No one researches harder than the aspiring start-upper (there are, of course, those who don’t think they need to, but let’s face it, none of us have heard of them). To succeed in an over-saturated market you need to make assessments, seek expert advice, and learn from the mistakes of others. The best way to do these, of course, is by reading.
But as anyone who has strolled into an airport bookshop for a browse will vouch, there are countless books promising to tell you everything you might need to know, with titles such as Buy This Book Because It Will Make You A Millionaire Like Me. That’s not to say those books aren’t inspirational. There are - simply - a lot of them. And sometimes, when you’re a million miles away from being a millionaire, reading about a meteoric rise to fame and fortune can be grating.
What you need right now are accounts that speak to you about your ensuing journey, insights and tips you can work with, motivational advice that gets you going. Here are some helpful lessons we learned from a few of the most respected start-up books out there...
#Lesson 1: Procrastinate at your peril
By Jason Fried, David Heinemeier Hansson
Perfect for the perfectionist who thinks there’s always something that needs improving before going for it. The central message here is: you can plan and plan and guess what? Everything will be different when you get round to putting it in motion, so pull your socks up, enough with the excuses, and just do it. Best make mistakes but learn quickly, rather than wait to find out why others are succeeding. Answer: because you haven’t even started.
#Lesson 2: The road to success shouldn’t be miserable
Read: The Happiness Track: How to Apply the Science of Happiness to Accelerate Your Success
By Emma Seppälä
The first round of advice anyone gives you when you’re starting out is ‘be prepared to make sacrifices’ and ‘it’s going to get worse before it gets better’. This book argues that having a mind set that takes disappointment and failures as par for the course is counterproductive, and that you should not only hope for a happy result, you should expect it. Unlike a lot of psychology books that boil down to ‘you can do it if you set your mind to it’, Seppälä makes you evaluate your options, with a wealth of research presented to help you rethink them in a more positive way.
#Lesson 3: It’s a risky business for everyone
Read: Startupland: How Three Guys Risked Everything to Turn an Idea Into a Global Business
By Mikkel Svane & Carlye Adler
One of the biggest fears facing anyone starting out is: if you give go for broke, will you actually end up broke? Of all the tales of people giving up their secure jobs to do their own thing, this is more than simply charting a journey that ends successfully ever after, also offering unique insights into pitfalls, solutions to problems and challenges to conventional wisdom in a way that never sounds pompous.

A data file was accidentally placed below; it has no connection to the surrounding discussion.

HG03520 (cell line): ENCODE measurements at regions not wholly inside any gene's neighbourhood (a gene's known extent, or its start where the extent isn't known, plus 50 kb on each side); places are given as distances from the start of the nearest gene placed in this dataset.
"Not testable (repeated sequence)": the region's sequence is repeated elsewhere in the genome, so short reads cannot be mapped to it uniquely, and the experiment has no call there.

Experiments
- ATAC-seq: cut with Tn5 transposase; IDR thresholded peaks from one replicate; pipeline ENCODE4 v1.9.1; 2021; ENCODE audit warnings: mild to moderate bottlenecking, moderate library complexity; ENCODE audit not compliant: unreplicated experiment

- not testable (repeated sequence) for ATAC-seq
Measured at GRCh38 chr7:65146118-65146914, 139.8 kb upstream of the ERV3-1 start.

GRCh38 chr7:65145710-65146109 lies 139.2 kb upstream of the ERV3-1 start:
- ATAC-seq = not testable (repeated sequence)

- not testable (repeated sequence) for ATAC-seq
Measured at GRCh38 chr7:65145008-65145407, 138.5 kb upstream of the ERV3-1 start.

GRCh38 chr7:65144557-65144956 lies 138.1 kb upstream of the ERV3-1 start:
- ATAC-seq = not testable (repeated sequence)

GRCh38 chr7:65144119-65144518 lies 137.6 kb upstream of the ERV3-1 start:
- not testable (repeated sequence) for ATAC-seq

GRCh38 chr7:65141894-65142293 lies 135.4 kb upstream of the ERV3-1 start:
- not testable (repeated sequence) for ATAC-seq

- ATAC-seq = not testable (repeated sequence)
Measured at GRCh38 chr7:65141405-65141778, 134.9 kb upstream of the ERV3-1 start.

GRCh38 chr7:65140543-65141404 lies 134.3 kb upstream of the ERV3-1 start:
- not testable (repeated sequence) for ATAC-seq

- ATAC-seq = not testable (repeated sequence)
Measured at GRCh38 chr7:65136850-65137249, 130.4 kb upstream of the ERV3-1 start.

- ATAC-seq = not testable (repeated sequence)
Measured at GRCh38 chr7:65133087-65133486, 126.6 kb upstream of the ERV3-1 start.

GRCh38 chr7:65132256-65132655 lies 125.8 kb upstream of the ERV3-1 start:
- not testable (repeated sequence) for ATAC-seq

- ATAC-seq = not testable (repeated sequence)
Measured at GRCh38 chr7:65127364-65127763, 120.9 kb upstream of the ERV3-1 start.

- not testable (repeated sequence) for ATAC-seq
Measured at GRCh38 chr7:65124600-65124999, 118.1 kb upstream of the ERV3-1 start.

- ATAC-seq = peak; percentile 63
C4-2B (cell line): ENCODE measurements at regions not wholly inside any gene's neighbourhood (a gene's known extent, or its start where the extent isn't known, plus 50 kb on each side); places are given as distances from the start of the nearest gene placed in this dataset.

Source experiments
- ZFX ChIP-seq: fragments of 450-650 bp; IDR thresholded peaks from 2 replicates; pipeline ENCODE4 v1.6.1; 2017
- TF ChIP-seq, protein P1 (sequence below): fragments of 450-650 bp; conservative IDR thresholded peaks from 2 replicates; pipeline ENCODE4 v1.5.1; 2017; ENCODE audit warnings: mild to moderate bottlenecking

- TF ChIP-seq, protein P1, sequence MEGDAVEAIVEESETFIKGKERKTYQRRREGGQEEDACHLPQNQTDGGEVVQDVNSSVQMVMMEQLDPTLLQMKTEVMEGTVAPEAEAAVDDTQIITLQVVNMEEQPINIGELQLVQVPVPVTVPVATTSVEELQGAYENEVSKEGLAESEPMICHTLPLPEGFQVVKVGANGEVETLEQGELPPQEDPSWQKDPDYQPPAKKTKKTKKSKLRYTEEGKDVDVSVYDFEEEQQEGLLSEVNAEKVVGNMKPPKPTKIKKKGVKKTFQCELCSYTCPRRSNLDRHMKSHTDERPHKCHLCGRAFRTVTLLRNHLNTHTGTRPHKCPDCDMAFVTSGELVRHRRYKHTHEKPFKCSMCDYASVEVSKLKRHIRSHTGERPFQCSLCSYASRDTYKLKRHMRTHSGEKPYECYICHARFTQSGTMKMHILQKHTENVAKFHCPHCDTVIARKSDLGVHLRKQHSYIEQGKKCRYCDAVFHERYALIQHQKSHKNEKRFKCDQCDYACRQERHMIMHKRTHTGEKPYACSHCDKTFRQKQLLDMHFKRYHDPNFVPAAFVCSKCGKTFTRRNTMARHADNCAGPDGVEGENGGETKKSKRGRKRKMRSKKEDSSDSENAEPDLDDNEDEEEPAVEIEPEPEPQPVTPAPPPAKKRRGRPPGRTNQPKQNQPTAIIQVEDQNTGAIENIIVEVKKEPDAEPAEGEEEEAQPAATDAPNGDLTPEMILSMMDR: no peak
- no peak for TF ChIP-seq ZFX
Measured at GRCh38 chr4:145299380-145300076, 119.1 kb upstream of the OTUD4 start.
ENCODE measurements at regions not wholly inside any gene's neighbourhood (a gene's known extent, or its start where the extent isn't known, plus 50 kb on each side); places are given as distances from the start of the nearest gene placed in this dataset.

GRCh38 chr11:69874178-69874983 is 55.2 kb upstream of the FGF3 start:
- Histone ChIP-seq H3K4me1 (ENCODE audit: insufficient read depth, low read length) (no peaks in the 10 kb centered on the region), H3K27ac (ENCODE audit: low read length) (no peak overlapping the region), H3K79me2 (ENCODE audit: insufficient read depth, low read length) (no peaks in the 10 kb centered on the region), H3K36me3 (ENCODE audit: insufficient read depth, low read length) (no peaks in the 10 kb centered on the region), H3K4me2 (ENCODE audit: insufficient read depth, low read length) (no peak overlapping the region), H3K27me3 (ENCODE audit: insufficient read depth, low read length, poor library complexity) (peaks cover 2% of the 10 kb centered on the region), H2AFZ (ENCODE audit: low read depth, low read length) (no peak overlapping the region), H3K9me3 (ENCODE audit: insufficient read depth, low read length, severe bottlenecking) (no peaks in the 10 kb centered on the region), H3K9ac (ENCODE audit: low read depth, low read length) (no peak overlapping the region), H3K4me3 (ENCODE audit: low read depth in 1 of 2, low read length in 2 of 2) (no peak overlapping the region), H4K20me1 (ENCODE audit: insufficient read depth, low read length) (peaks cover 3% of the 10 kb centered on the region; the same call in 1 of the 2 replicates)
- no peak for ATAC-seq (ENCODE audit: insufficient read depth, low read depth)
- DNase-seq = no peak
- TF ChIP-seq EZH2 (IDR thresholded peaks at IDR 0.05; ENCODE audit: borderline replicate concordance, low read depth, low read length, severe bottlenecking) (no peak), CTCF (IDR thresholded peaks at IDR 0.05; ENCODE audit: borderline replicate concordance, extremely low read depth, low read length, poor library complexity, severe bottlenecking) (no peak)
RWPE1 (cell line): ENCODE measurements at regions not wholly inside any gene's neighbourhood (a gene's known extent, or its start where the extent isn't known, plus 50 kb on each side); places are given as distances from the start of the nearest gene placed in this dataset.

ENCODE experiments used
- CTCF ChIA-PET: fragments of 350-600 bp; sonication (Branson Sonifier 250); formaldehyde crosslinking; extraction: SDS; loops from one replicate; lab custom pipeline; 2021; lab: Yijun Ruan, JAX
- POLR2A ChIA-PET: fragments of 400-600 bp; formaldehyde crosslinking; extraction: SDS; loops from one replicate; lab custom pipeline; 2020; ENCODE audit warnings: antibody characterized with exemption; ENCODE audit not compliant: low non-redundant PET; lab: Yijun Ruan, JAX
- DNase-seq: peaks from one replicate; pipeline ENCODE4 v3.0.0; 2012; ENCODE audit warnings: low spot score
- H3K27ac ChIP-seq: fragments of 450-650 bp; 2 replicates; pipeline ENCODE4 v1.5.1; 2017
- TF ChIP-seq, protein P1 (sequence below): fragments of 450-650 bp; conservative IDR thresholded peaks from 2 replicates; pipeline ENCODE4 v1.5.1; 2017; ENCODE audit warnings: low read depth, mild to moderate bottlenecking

#Lesson 4: See how others did it
Read: Tools of Titans
By Tim Ferriss
The stories of rags to riches are always inspirational, but it’s unlikely you’ll get round to reading two hundred of them. Unless you pick up this to-the-point and tips-heavy set of candid interviews with the successful, ranging from special ops commanders and black-market biochemists, to celebs like Jamie Foxx and Arnold Schwarzenegger.
#Lesson 5: Do your homework
Read: Zero to One: Notes on Startups, or How to Build the Future
By Peter Thiel with Blake Masters
Inspiration is all well and good, but to be a success at anything, you must first study, sign up for a course... or cheat and read this. Thiel taught a course about startups at university, Masters meticulously jotted down all the notes, then they both notched it up a few levels. It has the answers to all the questions you may have about where to start, where to turn when things won’t budge, and how to look ahead instead of simply trying to slot in.
#Lesson 6: Make sure your idea is good enough
Read: Will It Fly? How to Test Your Next Business Idea So You Don’t Waste Your Time and Money
By Pat Flynn
It’s always helpful to have a checklist before starting any project, and this book puts together 44 areas every startup venture needs to consider. It doesn’t set out to put you off (although it’ll make an uncomfortable read if your idea is half baked), and with every obstacle it presents, it also offers ways around it. The book will either be just the boost you need to take off, or leave you grounded. But it will make you realistically assess your venture for what it is.
#Lesson 7: You don’t need money to make money
Read: The Power of Broke: How Empty Pockets, a Tight Budget, and a Hunger for Success Can Become Your Greatest Competitive Advantage
By Daymond John with Daniel Paisner
Good ideas take flight through investment, but if there’s no money in the pot, go for the next best thing – hustle. Working on the principle that from desperation is born innovation, John uses his own experiences and his dealings with budding entrepreneurs on reality TV show Shark Tank, to reveal all the tricks and blags you need to get your project noticed. One of Bill Gates’ favourite reads.
#Lesson 8: You have to keep at it
By Angela Duckworth
Why do some people succeed while others fail? Psychologist Duckworth looks into history and mines the experiences of others to show that the most important factor in getting ahead is staying committed, and that the worst thing to believe is ‘if it’s good, it’ll happen’. Ultimately, talent and luck aren’t what will get you to the top, but passion and persistence.